I have always set my playfield angle to 6 percent. I’m thinking of trying to crank up the difficulty of my home games closer to what I can expect in big tournaments. Does anyone know what angle is commonly used at PAPA, etc.?
I think for the most part, PAPA uses whatever the recommended pitch is for the game (via bubble gauge) and find more creative ways to make a game more difficult…though I feel like I have seen games at an incredibly steep pitch.
For your home game, @pinwizj would recommend you put the front legs as low as possible and the back legs as high as possible.
Pick whatever you like between 6.5 and 8.5 degrees.
Once you start pressing 9 deg things start feeling a bit weird imo, and less that 6.5 feels very floaty.
I have most of my games in the 7.5-8.0 deg range and that seems to match what I, and others set up the feel on tourney games to be.
At PAPA we use various angles depending on what we want to accomplish with the games. In general, a steeper pitch makes a game faster, but usually more controllable with the flippers. A shallow pitch makes the game slower, but harder to controll on the side to side motion (more floaty).
Yeah, this cannot be stated enough. Higher pitch reduces outlane drains by a pretty decent amount (less outlanes the higher you go). LOTR in particular is remarkably bad in this regard.
You just want to make sure you know what you’re doing it and have playtested it a fair amount before you just go and jack everything up.
All my games are jacked, although that only seems to be at 7.5-8 degrees in my basement.
I will say for me personally the biggest issue I focus on at home is my reaction time, so making my games as fast as possible helps with that (knowing full well some of my games probably play easier when it’s steeper).
So, having not been to PAPA or any other “big” tournament…how else do I prepare my games to that difficulty? Should I entirely remove the outline posts, or just set to hardest position? Any other standard changes? Regular flipper rubber? Superbands?
Thanks for all of the help.
Superbands make most games easier not harder, plus to me, they make the flippers feel like cement. I don’t think there is any one solution that you can identify for more than any one game. Even multiple versions of the same game can play easier or harder when they might otherwise be set up identically. A ball guide screwed in 1mm off from another game might be the difference in an easy flipper feed and a ball in a sling with regularity.
I don’t think there’s a specific way to set your games for tournament difficulty since tournament directors vary and their personal choices definitely vary by game. It’s more about learning to adapt to whatever situation you step up to.
Try some different combinations of pitch, outlane settings, sling sensitivity, kickout direction and rubber types and learn how to adapt to them. Once you get comfortable and start playing well, change some things to stay on your toes.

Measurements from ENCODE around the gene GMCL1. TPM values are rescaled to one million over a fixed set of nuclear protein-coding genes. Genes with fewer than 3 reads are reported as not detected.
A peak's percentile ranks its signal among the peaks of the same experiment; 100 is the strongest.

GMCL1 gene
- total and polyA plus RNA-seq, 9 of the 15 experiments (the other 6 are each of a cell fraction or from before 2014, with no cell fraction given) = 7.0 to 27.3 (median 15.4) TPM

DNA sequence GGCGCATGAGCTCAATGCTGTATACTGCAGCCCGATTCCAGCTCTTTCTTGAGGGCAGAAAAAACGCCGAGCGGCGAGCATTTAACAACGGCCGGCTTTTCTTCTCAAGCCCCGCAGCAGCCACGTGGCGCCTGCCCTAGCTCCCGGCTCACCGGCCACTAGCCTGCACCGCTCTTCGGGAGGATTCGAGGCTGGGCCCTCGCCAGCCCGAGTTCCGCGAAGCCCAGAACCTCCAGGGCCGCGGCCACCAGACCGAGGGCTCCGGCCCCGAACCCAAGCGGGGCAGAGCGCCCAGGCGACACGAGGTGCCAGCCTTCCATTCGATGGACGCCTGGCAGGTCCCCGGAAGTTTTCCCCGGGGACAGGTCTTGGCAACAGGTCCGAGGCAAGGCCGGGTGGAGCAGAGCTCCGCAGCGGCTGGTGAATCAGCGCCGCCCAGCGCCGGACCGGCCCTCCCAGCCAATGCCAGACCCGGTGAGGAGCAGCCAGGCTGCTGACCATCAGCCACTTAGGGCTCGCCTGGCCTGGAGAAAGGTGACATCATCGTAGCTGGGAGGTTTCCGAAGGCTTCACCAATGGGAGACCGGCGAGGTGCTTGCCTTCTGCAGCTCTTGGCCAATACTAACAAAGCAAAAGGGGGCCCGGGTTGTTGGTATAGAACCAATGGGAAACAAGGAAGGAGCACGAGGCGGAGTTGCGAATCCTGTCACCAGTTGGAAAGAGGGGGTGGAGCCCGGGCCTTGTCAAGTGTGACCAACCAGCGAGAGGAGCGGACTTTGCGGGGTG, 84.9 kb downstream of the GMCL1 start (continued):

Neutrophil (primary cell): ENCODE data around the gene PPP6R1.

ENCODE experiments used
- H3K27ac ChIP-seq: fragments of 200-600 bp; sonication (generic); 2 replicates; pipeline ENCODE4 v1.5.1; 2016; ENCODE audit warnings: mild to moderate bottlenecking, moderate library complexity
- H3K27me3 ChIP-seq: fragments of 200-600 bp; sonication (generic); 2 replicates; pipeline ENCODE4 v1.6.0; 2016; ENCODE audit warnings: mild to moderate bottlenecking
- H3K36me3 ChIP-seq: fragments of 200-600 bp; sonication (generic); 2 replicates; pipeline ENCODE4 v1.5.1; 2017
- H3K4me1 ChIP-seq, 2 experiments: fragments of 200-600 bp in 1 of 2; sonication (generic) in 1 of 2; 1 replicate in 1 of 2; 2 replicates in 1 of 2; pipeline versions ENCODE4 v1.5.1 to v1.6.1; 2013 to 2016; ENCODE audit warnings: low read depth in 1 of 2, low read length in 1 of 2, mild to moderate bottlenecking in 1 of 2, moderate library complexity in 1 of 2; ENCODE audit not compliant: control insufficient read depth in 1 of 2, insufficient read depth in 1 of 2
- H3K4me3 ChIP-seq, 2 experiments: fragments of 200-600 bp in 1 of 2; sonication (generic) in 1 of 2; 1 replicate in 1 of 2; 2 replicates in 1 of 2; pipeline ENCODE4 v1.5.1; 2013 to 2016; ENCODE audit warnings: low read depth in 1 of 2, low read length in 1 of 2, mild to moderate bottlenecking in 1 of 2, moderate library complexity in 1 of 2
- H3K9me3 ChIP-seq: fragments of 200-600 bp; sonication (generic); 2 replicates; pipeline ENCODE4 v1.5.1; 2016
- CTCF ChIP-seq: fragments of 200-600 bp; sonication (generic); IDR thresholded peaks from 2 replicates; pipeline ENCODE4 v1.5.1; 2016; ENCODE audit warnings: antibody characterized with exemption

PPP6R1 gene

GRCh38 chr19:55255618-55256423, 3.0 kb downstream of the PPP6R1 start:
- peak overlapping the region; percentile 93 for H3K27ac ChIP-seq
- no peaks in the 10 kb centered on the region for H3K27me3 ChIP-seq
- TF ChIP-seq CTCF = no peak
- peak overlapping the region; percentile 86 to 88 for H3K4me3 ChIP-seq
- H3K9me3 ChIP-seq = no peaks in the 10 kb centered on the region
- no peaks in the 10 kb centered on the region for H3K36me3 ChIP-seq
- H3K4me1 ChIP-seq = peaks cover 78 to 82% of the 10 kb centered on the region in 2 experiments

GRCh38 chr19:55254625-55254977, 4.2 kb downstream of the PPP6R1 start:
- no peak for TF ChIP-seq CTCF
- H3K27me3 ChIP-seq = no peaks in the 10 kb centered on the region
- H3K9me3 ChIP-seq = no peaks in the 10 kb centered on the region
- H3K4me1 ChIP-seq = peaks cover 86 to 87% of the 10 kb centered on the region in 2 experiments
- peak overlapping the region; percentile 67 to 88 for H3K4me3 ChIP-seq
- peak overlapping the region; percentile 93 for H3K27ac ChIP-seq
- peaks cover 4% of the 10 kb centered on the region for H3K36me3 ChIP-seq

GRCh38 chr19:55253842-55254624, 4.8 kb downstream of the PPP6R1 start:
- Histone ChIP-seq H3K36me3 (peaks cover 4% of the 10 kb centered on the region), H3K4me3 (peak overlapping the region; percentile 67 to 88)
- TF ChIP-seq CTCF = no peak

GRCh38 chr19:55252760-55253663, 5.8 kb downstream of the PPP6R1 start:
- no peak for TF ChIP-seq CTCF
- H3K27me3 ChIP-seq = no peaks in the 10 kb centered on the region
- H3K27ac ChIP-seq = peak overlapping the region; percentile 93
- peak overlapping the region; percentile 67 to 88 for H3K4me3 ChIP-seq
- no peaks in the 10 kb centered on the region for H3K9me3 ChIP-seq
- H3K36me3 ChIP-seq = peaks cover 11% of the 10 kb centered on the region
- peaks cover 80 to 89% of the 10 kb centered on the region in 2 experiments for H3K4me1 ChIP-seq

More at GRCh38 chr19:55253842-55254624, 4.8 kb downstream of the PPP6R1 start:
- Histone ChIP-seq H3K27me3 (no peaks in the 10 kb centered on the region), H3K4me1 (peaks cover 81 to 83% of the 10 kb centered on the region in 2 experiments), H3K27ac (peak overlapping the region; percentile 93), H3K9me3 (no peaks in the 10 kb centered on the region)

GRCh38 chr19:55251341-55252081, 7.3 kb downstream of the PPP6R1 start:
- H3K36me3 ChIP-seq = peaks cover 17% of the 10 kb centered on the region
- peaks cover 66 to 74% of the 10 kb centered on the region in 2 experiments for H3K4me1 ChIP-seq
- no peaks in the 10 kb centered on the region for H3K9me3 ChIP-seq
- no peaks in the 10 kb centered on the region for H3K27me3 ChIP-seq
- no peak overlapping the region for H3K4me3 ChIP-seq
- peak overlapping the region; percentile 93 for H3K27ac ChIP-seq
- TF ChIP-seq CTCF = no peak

With all that said, one of the most important things to do is turning off extra balls at home. You’ll just get used to them as a crutch, especially games where they’re easily achievable. Playing without them will force you to make the most of every ball. Oh, and don’t restart games at home. In fact, just turn off the setting to restart games by holding the start button. That will make you play out games with a bad ball 1 or even 2 bad balls because those are real situations you’re going to have to deal with in tournaments.
Russel, I think just removing the rubbers from the outlane posts and keeping the outlanes wide is a good start…that way you’ll at least have a chance of saving the ball.
Assuming I have already put in the time of learning a decent strategy for a game; if I’m making shots and feeling good about the game, it means I might have become too comfortable and need to change the pitch, switch the type of rubbers, or maybe clean and wax the playfield. This helps with my adaptability in tournament situations.
I usually just keep the Stern games at factory recommendations (6.5 degrees) and the software settings at factory or a bit harder. And I typically open up the outlanes.
I always have the debate what to do with the factory extra ball settings. On one hand I know EBs are off in tourneys and on the other I want to explore what the game has to offer. On strict 3 ball settings, most deeper modes and strategies will be out of reach in a tourney.
We’re transitioning from serious league season to casual league season at the Pinball Co-op, and I just turned on all extra balls on all the games for the next 8 weeks or so. I played a handful of games, and it’s amazing how much different they play. Maybe it’s just because the games I played (Metallica and Whirlwind especially) make it pretty easy to earn the extra ball.
FYI Gottlieb legs are two inches longer than Williams legs.
which is why i can’t see their playfields
The Genesis at PAPA has T-Mac legs on it!
You don’t put the Gottlieb legs on the front of your Williams games